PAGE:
TERRE HAUTE —
One of the most majestic trees in Indiana has reached its final days.
A massive green ash tree in the 2200 block of College Avenue, a state champion tree listed in the state’s “Big Tree” registry, is set to be taken down Tuesday, city officials said.
The tree has become a “hazard tree” due to several factors, said Sheryle Dell, Terre Haute urban forester, who had to make the difficult decision to fell the huge tree, the largest registered green ash in the state.
In order to take every possible step to save the tree, which is in the city-owned tree row between the sidewalk and the street, Dell hired Davey Resources, an Indianapolis-based natural resources consulting group, to examine the ash. They found significant decay, including one large branch with 75 percent decay, Dell said.
Some of the branches on the champion tree are as large as many full-sized trees, Dell noted. If one of the branches fell, it would strike a home or the sidewalk, making the tree a “hazard.”
The news comes as a disappointment to members of TREES Inc., a local environmental and civic group dedicated to promoting trees in the area. The not-for-profit group has entered the tree in the state rankings each year since the 1990s and it has always been the state champion green ash, said Joy Sacopulos, a member of TREES.
Despite the disappointment, the decision to remove the tree is understandable given its condition, said Mary Beth Eberwein, a leader of the TREES “Big Tree” committee.
The trunk of the tree is about seven feet in diameter, Dell said. It is 198 inches in circumference at four-and-a-half feet above the ground and is 75 feet tall, Eberwein said.
The tree could have been saved, Dell said, but it would have involved removing the rotten wood, leaving the tree a shadow of how it appears now. Making the tree safe would also involve cables, braces, bolts and even a lightning protection system since metal would have been placed in the tree, she said.
The total cost for all that: $20,000, not including extended maintenance costs, Dell said. In addition, being an ash tree, the tree would need to be treated for the emerald ash bore, she said.
The Terre Haute Tree Advisory Board, a volunteer group that oversees city-owned trees, said the best move would be to save the tree if the funds could be found, but given the city’s tight forestry budget, $20,000 seemed a lot to spend on a single tree, Dell said.
Wood from the tree will be saved for future use, Dell noted, adding she knows how important this tree is to many residents of Terre Haute.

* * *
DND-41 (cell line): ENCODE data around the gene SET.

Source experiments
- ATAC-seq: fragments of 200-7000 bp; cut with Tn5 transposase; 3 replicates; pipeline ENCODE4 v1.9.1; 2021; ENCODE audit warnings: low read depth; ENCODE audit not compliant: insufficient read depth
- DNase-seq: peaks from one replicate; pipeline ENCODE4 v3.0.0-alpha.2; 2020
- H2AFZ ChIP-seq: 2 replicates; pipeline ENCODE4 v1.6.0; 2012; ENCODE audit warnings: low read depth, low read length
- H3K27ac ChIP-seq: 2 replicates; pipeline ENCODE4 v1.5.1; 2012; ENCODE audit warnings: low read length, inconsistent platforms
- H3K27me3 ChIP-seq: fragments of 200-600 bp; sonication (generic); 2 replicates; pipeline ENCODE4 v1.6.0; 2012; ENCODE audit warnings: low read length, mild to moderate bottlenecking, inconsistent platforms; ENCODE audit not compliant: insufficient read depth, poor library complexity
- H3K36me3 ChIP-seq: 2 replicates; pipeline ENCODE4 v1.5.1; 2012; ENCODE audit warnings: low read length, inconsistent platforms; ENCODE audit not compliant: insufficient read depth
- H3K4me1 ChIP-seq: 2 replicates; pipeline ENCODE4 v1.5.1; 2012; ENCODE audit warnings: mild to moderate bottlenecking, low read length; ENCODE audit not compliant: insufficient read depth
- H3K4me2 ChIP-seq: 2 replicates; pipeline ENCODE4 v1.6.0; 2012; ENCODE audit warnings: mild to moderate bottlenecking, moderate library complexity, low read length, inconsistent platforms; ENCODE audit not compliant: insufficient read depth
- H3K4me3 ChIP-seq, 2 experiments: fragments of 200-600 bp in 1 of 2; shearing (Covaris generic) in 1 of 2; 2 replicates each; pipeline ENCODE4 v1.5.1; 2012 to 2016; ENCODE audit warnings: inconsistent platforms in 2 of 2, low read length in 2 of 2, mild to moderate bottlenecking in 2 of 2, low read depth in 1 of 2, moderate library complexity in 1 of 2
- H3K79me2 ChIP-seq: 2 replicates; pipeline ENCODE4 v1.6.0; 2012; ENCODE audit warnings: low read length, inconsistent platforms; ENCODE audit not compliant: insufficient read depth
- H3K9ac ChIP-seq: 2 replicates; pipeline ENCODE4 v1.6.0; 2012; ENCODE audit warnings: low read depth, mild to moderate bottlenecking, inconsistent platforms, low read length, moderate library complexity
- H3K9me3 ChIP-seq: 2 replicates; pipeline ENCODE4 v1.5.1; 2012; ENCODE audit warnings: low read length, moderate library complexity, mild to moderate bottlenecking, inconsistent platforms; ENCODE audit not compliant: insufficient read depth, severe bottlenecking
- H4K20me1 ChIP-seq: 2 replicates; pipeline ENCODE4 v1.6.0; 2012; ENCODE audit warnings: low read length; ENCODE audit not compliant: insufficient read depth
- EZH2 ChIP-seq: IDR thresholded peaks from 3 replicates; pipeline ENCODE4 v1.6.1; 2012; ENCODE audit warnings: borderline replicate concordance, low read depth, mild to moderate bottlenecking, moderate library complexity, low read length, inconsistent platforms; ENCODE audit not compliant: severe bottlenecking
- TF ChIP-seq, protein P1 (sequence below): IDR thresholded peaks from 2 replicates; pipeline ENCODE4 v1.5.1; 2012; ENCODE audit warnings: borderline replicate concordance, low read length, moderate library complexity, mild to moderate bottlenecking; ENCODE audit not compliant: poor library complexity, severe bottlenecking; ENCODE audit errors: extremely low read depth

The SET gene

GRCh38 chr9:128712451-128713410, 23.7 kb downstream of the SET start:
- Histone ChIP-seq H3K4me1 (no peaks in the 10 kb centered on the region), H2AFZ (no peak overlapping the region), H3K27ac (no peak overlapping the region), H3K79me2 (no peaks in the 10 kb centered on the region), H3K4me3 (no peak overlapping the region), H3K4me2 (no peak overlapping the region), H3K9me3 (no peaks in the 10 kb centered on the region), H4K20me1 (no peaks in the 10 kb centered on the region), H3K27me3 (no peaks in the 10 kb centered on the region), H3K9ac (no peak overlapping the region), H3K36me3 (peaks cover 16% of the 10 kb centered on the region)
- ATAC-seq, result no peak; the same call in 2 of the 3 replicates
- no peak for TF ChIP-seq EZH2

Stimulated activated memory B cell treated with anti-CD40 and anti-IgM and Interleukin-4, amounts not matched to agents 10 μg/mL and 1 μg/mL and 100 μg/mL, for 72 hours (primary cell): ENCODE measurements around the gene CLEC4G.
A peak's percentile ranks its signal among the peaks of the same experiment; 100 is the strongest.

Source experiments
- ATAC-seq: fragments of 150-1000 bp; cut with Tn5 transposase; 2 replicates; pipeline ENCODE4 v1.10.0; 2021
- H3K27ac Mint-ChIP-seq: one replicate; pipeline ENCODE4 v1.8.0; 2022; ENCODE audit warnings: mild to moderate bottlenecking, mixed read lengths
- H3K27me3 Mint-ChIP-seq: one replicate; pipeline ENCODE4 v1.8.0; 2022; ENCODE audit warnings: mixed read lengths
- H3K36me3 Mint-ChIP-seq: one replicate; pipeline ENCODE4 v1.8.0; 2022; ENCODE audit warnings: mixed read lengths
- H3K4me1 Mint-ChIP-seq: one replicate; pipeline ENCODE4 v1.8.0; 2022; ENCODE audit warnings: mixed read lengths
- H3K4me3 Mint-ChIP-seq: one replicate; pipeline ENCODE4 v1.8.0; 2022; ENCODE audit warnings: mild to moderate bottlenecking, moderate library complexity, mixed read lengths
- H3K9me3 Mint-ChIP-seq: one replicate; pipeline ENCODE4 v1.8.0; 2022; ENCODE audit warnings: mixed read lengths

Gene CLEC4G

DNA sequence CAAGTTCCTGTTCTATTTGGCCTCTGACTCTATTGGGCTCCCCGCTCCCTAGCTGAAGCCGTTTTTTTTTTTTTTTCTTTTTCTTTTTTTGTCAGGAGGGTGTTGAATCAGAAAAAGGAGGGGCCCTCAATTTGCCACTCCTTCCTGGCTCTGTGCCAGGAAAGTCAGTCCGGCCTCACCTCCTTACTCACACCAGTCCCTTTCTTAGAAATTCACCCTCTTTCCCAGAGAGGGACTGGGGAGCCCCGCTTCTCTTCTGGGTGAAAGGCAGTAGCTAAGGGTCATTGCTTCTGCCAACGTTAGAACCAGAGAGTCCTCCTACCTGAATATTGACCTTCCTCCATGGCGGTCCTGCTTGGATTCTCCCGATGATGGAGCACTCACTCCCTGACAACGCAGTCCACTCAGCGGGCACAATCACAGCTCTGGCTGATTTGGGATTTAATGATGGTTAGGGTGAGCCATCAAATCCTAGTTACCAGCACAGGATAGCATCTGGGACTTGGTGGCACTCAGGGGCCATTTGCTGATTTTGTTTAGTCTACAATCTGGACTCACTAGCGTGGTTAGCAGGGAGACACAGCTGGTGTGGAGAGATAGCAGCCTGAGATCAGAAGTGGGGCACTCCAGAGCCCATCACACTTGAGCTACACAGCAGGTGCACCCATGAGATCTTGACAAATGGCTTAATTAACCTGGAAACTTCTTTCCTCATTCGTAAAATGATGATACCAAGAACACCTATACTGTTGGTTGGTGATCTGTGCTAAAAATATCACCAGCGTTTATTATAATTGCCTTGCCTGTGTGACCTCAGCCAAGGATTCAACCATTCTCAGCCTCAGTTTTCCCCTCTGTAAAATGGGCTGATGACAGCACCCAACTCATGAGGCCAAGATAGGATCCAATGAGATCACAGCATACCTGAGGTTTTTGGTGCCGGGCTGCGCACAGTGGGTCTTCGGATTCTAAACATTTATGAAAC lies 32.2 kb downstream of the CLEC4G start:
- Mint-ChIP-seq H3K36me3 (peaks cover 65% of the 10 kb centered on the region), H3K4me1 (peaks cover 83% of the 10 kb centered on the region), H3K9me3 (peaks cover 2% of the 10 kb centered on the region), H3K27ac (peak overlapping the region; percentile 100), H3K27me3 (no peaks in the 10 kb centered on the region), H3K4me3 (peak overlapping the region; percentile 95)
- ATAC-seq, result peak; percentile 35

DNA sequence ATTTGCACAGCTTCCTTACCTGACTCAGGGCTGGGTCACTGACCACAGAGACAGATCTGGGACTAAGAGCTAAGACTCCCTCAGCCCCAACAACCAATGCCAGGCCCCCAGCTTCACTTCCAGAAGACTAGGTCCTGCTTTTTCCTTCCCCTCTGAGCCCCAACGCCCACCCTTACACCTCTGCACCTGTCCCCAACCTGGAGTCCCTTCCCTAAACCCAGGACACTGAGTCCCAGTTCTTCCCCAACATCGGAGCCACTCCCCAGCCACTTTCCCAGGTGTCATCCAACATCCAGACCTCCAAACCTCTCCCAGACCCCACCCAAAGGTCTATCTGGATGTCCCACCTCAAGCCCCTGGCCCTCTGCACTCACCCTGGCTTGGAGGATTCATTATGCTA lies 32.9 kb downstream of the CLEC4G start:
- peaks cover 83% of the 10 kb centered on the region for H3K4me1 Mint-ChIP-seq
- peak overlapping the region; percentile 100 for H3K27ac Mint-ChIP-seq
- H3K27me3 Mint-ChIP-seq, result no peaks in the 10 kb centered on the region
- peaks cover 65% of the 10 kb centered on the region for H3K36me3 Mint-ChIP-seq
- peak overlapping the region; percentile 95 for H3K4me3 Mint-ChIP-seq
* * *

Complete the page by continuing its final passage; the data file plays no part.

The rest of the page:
“We truly understand the value of this tree,” Dell said. “It is a special tree to the community.”
For a list of other state champion “Big Trees” in Vigo County, visit the TREES Inc. website at www.treesinc.org.
Reporter Arthur Foulkes can be reached at 812-231-4232 or firstname.lastname@example.org
City says state’s largest registered green ash has become a hazard
TERRE HAUTE —
One of the most majestic trees in Indiana has reached its final days.
- Local & Bistate
Former Sen. Richard Lugar receives Chapman S. Root award.
Former U.S. Sen. Richard Lugar, recently praised by President Barack Obama for making the world a safer place, visited Terre Haute Thursday to receive the Chapman S. Root award.
Wabash Valley prepares for today’s snow and severe drop in temperatures
The weather outside was more frightful Thursday night than it was expected to be this morning, as an icy mixture of precipitation played out. But snowfall is expected to continue today to accumulate up to seven inches in the Terre Haute area, according to the National Weather Service in Indianapolis.
Lilly grants $5M to 3 Vigo colleges
Three Terre Haute colleges will benefit from a combined $5 million in Lilly Endowment grants intended to help students find “meaningful” employment after graduation.
Otter Creek Twp. moves forward on bond issue
Otter Creek Township officials Thursday unanimously voted to approve a lease agreement that moves the process forward on a proposed $1.8 million bond issue to construct a new seven-bay firehouse, which will replace a current building that sits in a flood zone in North Terre Haute.
Mayor asks for $5 million ‘tax anticipation’ loan
Mayor Duke Bennett asked the Terre Haute City Council Thursday night to approve a “tax anticipation” loan of up to $5 million that must be repaid in up to three years.
39 Indiana schools get Lilly grants
Indiana’s 39 accredited colleges and universities will receive a significant boost in improving opportunities for their college graduates to find meaningful in-state employment as a result of $62.7 million in grants from Lilly Endowment Inc., the organization said in press release on Thursday.
Special admission, activities tonight at Children’s Museum
The Terre Haute Children’s Museum is joining in today’s Miracle on 7th Street with discounted admission, an appearance by a live reindeer, holiday-themed stories and activities, music provided by the ISU Holiday Choir and an opportunity to write a letter to Santa.
United Day for United Way of Wabash Valley to be Jan. 17
United Way of the Wabash Valley is scheduled to make its final push to hit the $1.85 million campaign goal with its annual United Day for United Way on Jan. 17.
Poll of Hoosiers finds growing support for legalizing pot, opposition to marriage amendment
Legislators may balk at the idea of easing the penalties for marijuana, but a new poll shows a majority of Hoosiers support legalizing the drug and taxing it like alcohol and tobacco.